Osteopathy is a very safe and effective form of treatment. Some patients may experience some discomfort for a day or two after treatment, but this usually subsides quickly. It is always a good idea to take it easy after treatment to allow the body to recover. Please call us if you have any concerns.
Following medical acupuncture, a small minority of patients may experience drowsiness or fainting, in which case you are advised not to drive. There can be minor bleeding or bruising and, as with osteopathic treatment, symptoms can get worse after treatment. Rare but serious risks include damage to an internal organ from the insertion of a needle and infection. Again, please contact the clinic if you have any concerns. For more information and further questions in respect of acupuncture, please see the Medical Acupuncture section.
If we are going to perform an Epley manoeuvre in respect of vertigo, we will advise you in advance that you may feel worse for a short time after the treatment and that you will be unable to drive yourself home after your appointment.
Will I be crunched and clicked?
Not if you don’t want to be! We have undergone extensive training and thrust techniques (i.e. the “clicking”) are only a small part of our wide range of techniques. Other techniques we use include specific massage of soft tissues, (e.g. muscles, tendons & ligaments) gentle mobilisation of joints, gentle cranial osteopathic techniques and medical acupuncture. For more information, please visit our what to expect section.
If you do not want to be “clicked”, please advise your osteopath. In any event, we would always seek your consent before using these, and any other, techniques. Occasionally, we may feel that it really would be helpful to use a thrust technique, in which case we would discuss it with you further and try to address any concerns you have. Ultimately it is your treatment and you do not have to consent to anything.
Do you treat more than backs?
- back pain
- joint pain
- muscle tension
- minor sprains and strains
- arthritic pain
- nerve pain
- minor sports injuries
- neck ache
- headache (from the neck)
- shoulder problems
- work strain
- postural issues
We are trained to look at you as a person and your body as a whole. For example, a pain in your knee could be the result of an imbalance in your pelvis. In this case, if we just treated your knee symptoms, they would keep coming back as the underlying problem had not been addressed.
The great thing about osteopathy is that we treat the whole person and like to get to the cause of your symptoms. Often symptoms are exacerbated by other factors such as your working posture or stress and we can advise you on ways to reduce these and thus improve your health. Why not visit our patient stories section to see examples of the kind of people and conditions we treat?
Do you offer anything other than osteopathy?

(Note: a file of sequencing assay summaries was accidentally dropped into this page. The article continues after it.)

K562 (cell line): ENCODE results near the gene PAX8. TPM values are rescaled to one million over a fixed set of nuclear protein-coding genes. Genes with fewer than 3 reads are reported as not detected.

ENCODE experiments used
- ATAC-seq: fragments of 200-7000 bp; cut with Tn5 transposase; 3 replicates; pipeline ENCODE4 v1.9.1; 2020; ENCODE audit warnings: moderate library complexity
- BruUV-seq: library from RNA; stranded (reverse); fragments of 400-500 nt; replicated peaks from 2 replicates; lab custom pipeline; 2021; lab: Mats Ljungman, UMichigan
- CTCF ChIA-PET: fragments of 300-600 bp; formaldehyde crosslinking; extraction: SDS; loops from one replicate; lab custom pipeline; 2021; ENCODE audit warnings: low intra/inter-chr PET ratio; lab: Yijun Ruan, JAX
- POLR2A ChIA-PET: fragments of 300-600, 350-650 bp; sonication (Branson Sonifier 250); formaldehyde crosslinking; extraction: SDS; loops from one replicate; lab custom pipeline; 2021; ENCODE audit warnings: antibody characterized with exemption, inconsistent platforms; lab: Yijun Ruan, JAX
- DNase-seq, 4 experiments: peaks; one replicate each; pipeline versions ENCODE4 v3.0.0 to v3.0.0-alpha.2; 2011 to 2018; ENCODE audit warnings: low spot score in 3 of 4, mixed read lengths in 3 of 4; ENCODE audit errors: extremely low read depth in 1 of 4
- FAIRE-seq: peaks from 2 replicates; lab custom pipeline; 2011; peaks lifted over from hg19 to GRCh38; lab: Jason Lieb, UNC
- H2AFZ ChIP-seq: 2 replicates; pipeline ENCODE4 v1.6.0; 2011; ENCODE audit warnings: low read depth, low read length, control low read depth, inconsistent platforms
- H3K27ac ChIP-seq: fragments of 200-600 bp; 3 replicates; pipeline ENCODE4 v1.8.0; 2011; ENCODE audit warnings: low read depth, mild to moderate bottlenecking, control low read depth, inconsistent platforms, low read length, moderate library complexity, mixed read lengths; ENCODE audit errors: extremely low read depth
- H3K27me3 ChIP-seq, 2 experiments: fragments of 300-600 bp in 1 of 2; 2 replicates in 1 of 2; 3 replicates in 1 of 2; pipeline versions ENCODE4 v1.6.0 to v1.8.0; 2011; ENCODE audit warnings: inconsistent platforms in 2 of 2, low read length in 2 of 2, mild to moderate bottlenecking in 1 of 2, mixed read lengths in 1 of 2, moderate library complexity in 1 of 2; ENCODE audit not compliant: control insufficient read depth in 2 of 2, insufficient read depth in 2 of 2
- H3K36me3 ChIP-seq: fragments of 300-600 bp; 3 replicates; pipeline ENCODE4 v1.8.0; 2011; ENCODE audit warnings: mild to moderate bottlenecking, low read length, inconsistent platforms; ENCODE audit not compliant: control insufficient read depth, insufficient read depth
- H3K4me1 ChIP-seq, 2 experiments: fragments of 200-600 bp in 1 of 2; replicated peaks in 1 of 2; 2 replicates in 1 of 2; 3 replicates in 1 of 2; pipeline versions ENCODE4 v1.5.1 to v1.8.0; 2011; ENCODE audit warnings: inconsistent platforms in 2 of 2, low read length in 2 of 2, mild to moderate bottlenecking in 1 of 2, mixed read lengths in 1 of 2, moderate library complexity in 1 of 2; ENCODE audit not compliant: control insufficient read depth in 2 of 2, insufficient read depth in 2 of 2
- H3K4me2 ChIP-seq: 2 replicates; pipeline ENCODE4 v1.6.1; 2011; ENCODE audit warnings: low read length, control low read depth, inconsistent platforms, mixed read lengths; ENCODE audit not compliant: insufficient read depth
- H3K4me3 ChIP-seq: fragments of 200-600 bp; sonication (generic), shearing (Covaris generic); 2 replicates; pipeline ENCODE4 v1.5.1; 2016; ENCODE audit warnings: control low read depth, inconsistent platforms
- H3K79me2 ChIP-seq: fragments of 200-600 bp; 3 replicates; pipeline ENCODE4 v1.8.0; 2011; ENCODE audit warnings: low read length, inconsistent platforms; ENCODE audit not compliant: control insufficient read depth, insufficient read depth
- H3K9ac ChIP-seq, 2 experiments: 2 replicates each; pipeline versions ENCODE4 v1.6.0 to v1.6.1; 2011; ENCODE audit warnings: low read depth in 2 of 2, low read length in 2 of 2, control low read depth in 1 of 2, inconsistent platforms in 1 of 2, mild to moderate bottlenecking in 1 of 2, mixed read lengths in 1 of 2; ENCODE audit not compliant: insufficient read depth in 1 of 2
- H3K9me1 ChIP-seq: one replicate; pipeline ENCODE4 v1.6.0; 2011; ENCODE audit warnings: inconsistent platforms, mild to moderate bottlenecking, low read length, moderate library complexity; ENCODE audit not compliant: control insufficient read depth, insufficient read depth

Rona is also a Pilates instructor and offers group classes in Wimborne on Mondays and 1:1 Pilates sessions at the clinic. For details of Rona’s Pilates classes, please click here or contact us if you require further information.
Paula is a soft tissue therapist who uses techniques derived from sports massage, Thai yoga massage and Barral Institute visceral and neuro-meningeal manipulation. Paula works in the clinic on Tuesday afternoons and Wednesday mornings. For more information, please call Paula directly on 07957 224633 or visit her website.
Do you offer the Epley manoeuvre?
Yes, we offer the Epley manoeuvre for the treatment of benign paroxysmal positional vertigo (BPPV). Both testing and the manoeuvre itself can make you feel temporarily worse and we will always advise you to sit quietly for a while in reception following treatment and not to drive afterwards. Please do call us for advice prior to booking an appointment if you think you may have BPPV.
Do you have disabled access?
Unfortunately due to the age of our building we are not fully accessible to anyone in a wheelchair. However we are on the ground floor and, generally speaking, accessible to the ambulant disabled. We have two steps at the front of the building with handrails. If you require assistance with a pram or walking frame just tell us when we answer the buzzer and we can help you. If you are concerned about access, please let us know when you book and we can advise you accordingly and make alternative arrangements if necessary.
What should I do if I am unhappy with the service I have received?
If you have a concern about any aspect of your treatment, please contact the clinic as soon as possible. A copy of the complaints procedure is available from the clinic or can be downloaded here.
What patients say:
“It’s money well spent.” or “I’ve been able to start running again.”
“I couldn’t recommend Rona more highly.”
“I felt the benefit after even the first session”
At Wimborne Osteopathic Clinic, we are always happy to discuss your individual concerns and requirements.
What should you do next?
Click the button below to book a consultation as soon as possible or call us on 01202 888439 and we will be happy to advise you on your next steps.
|Monday||2pm - 8:00pm|
|Tuesday||8:30am - 3:00pm|
|Wednesday||2pm - 8:00pm|
|Thursday||8:30am - 4:00pm|
|Friday||8:30am - 2:00pm|
Appointments are available at other times by arrangement. Please contact us for further details.